Hockey helped Jones develop toughness

Tribune Chronicle / Joe Simon
Nolan Jones of the Mahoning Valley Scrappers was the Cleveland Indians’ second-round draft choice in 2016.

Tribune Chronicle / Joe Simon Nolan Jones of the Mahoning Valley Scrappers was the Cleveland Indians’ second-round draft choice in 2016.

NILES — Don’t expect Nolan Jones to be afraid to get in front of a hard-hit ball to third base, a position often called “the hot corner” because of the extreme velocity of hits that come that way.

Jones’ fearlessness isn’t simply because he’s 6-foot-4 and nearly 200 pounds. It’s not because he was a 2016 second-round draft pick of the Cleveland Indians who’s out to prove he’s worthy of the selection now that he’s with the Mahoning Valley Scrappers.

It’s because he’s a hockey player. Well, he was a hockey player — a sport where toughness is as important as throwing is in baseball.

“I credit my brother to like 90 percent of my success,” said Jones, whose brother Peyton plays hockey at Penn State University. “He’s two years older and he’s a hockey goalie. He was always a goalie, and I was always a forward. (In baseball), he was always a catcher, and I was a pitcher. We would have these competitions where I’d shoot on him for three hours to see how many goals I could score. That helped me unbelievably toward my athletic career.”

OK, so maybe Peyton would be the one less afraid of getting in front of a grounder with a vapor trail. Still, Nolan understands toughness is going to be a big part of developing into a major league player.

Aside from the day-to-day mental grind that involves eating, drinking, sleeping and breathing the ups and downs of the sport, there are the physical pains from bumps and bruises that come along with playing in the infield.

Either way, Nolan is ready for any grounder — or fastball — that comes his way.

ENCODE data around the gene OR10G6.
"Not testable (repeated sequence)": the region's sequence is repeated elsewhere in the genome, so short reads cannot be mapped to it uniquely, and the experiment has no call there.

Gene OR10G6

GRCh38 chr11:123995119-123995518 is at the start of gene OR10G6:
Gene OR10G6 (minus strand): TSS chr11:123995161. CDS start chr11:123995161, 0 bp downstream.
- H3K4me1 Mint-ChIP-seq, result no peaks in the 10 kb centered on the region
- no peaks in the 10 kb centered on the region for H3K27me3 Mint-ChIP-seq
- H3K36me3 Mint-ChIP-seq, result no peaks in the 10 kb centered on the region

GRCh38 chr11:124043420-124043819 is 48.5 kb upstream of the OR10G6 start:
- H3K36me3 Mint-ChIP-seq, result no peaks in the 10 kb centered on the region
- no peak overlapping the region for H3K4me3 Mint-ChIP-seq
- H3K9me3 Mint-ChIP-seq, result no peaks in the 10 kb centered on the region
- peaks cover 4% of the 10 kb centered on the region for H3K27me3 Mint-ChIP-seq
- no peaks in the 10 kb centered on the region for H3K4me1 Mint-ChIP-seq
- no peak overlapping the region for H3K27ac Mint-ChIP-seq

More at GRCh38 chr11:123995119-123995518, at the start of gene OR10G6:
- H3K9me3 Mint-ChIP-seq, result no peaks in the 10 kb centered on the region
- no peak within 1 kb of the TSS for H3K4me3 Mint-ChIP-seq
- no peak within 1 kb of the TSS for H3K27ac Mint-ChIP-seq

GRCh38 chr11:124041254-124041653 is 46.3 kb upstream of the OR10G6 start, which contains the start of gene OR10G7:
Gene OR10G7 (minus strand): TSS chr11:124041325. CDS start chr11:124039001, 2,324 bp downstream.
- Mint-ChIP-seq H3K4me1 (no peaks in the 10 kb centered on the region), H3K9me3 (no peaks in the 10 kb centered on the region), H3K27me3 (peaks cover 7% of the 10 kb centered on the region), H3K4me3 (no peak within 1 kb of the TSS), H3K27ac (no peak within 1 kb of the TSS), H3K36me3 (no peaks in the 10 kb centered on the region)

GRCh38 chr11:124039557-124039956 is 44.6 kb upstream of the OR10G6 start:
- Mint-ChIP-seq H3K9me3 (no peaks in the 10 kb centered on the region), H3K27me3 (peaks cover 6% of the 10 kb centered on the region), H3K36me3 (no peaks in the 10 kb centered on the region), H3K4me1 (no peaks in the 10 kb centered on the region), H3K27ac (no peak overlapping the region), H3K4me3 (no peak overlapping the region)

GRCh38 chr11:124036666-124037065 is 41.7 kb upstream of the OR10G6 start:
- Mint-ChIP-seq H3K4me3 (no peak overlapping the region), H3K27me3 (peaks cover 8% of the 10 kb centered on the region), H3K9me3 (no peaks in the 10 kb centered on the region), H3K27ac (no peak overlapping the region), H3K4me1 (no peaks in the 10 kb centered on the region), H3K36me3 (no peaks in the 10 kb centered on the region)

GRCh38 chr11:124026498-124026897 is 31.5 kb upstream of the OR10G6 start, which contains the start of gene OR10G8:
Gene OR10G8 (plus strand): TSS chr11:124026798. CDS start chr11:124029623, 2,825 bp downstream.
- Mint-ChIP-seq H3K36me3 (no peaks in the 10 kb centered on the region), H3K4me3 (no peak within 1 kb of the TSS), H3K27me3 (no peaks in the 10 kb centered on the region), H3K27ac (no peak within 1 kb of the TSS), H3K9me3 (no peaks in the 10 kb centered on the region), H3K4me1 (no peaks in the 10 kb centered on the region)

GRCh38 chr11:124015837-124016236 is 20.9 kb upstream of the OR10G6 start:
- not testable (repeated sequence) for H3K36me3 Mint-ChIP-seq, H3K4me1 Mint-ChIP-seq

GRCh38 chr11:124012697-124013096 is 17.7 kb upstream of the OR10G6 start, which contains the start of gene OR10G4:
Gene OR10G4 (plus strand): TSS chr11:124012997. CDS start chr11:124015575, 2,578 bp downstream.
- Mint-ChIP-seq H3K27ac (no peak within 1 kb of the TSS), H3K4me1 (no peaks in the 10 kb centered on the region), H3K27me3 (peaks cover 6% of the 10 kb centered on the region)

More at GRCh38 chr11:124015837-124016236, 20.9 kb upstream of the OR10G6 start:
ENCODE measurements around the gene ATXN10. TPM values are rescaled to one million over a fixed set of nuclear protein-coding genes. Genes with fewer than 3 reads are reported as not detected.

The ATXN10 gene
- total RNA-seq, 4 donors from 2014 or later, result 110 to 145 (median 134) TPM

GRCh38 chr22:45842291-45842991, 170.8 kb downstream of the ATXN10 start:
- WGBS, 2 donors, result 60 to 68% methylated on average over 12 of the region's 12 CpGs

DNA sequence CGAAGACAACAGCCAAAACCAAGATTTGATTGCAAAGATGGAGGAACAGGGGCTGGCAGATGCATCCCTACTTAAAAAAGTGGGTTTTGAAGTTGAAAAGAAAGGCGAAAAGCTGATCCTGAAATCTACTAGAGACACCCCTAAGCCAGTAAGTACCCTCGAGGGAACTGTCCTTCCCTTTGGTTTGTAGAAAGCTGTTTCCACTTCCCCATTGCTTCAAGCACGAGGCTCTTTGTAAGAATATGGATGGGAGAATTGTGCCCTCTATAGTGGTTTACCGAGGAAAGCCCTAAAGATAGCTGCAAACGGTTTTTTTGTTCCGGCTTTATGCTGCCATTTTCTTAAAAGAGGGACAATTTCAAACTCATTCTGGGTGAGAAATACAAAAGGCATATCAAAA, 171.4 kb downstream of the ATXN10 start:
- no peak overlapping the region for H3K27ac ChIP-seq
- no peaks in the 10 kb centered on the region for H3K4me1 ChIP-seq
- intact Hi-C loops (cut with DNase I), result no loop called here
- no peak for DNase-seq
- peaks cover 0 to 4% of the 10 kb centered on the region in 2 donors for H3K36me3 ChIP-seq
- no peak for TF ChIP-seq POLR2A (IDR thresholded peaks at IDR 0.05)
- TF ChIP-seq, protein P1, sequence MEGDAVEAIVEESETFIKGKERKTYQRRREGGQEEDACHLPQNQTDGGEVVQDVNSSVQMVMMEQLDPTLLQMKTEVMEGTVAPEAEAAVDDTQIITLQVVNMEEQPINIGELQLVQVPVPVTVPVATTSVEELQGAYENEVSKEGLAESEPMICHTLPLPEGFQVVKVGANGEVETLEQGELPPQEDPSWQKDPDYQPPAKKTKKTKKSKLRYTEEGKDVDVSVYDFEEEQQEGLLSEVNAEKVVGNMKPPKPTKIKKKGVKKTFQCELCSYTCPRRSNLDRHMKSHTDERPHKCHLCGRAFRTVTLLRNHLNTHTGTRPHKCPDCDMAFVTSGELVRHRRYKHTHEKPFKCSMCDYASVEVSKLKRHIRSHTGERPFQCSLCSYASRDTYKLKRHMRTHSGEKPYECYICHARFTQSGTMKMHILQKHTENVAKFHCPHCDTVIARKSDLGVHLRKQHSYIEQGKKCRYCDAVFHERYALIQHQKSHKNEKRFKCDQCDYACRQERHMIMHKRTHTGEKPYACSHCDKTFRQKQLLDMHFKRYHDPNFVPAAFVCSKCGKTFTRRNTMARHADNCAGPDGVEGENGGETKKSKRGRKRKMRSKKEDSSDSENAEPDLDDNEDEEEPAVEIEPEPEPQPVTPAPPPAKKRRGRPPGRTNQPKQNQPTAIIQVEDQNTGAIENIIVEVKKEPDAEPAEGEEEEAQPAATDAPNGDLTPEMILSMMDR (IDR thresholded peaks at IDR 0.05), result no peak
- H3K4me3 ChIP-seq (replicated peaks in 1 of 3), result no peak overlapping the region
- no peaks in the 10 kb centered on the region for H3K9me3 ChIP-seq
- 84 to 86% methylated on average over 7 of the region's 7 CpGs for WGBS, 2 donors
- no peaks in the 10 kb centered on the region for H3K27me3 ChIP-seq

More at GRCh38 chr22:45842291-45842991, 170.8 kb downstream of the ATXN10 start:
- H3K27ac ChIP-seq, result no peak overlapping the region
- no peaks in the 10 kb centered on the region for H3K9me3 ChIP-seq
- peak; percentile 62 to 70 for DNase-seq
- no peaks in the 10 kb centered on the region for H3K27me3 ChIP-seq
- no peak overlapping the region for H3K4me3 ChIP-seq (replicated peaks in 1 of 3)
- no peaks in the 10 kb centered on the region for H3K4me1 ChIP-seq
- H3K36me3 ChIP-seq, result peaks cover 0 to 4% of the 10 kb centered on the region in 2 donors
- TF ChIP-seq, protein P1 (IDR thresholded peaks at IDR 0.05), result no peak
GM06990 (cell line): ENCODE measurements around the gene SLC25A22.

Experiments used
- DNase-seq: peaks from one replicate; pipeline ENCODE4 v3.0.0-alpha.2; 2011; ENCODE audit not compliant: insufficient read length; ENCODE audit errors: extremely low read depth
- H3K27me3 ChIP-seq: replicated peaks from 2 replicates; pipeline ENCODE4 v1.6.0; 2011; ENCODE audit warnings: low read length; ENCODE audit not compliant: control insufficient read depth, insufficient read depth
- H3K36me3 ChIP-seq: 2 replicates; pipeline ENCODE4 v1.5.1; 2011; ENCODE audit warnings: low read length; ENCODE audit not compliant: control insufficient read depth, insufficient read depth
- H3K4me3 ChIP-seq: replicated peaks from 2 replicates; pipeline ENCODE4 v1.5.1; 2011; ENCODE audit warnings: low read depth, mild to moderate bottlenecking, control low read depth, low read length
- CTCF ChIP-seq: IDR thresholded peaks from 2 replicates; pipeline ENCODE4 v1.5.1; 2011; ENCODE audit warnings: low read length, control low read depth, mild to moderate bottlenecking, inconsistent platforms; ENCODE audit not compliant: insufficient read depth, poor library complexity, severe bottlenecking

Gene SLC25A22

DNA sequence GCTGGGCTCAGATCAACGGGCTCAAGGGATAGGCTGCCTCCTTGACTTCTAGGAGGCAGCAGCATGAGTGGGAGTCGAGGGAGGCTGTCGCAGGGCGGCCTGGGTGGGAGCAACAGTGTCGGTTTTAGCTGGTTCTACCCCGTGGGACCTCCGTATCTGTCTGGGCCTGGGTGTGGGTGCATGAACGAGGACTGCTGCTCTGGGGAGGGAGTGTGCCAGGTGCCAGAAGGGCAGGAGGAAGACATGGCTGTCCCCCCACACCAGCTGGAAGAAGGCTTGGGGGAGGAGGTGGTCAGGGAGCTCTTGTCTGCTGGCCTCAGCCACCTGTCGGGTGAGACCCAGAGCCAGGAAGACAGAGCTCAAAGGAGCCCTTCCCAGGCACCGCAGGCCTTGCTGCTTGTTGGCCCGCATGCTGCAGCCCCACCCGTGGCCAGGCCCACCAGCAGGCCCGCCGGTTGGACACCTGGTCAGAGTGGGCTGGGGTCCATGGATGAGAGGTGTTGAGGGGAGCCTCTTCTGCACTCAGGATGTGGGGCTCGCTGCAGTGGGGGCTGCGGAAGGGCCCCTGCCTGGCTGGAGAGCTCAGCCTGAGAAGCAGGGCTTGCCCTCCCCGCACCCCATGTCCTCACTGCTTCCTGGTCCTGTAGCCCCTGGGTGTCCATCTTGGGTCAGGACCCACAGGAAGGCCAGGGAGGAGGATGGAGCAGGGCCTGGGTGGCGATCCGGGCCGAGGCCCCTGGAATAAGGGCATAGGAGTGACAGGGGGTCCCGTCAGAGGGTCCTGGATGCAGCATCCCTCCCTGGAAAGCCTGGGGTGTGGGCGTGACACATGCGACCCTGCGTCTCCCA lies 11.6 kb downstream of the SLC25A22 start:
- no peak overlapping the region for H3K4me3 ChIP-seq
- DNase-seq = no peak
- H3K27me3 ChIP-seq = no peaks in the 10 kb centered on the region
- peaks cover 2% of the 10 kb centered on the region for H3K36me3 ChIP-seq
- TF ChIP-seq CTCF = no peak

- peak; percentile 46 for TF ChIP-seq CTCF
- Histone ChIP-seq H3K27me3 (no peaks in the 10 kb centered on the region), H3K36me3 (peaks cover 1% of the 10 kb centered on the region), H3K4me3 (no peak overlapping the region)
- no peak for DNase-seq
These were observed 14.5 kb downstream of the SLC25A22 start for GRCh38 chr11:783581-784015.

“I think that’s one of my fortes is that I’ll be able to wear one,” said Jones of being hit by the ball. “I don’t know why (Peyton) chose hockey and I chose baseball, but that’s just the way it happened. It worked out for both of us.”

The Indians are happy it did.

The Tribe liked the third baseman (a former shortstop) so much that they signed him to a $2.25 million contract, making him one of only five players drafted outside the first round to earn more than $2 million. Nolan also is rated as Cleveland’s No. 8 prospect by Baseball America.

The easy-going Jones isn’t overly concerned with the expectations. He knows it means very little when it comes to developing.

“Honestly, I don’t even really think about that,” said Jones of his high draft status. “At the beginning, it was kind something that I was like, ‘Do I have to perform for other people?’ But, we’re all baseball players now. We’re all Mahoning Valley Scrappers. It doesn’t matter if you were drafted first or last. Just go out there and play, that’s kind of my mentality.”

Actually playing in front of people is going to be a bit of a new experience for Jones. He hasn’t done it since high school.

The big left-handed hitter from Holy Ghost Prep High School near Philadelphia spent the last year with the Indians’ Arizona Rookie League team. He hit .257 in 32 games (109 at-bats) with five doubles, two triples and an impressive 23 walks (one of the highest marks in the league).

It was a good start for Jones, but he wants more, and not just from a baseball standpoint. There weren’t any fans in Arizona. Just coaches, fellow rookies and plenty of dry heat.

“I’ve been waiting for this a while,” said Jones as he looked at Eastwood Field. “Seeing some stands behind home plate is something pretty special.”

Jones also is only about six hours from home and around five hours from his brother. While that may sound like a long drive, Nolan said he and his family took countless drives that were much longer during his hockey career. It’s another benefit from a sport that is quite different from baseball, but one that Jones said absolutely helped him become a better ball player — one with a fearless attitude.

So, does that mean he’s more inclined to charge the mound?

“I don’t know about that,” he laughed.

Another thing the Indians are probably happy to hear.

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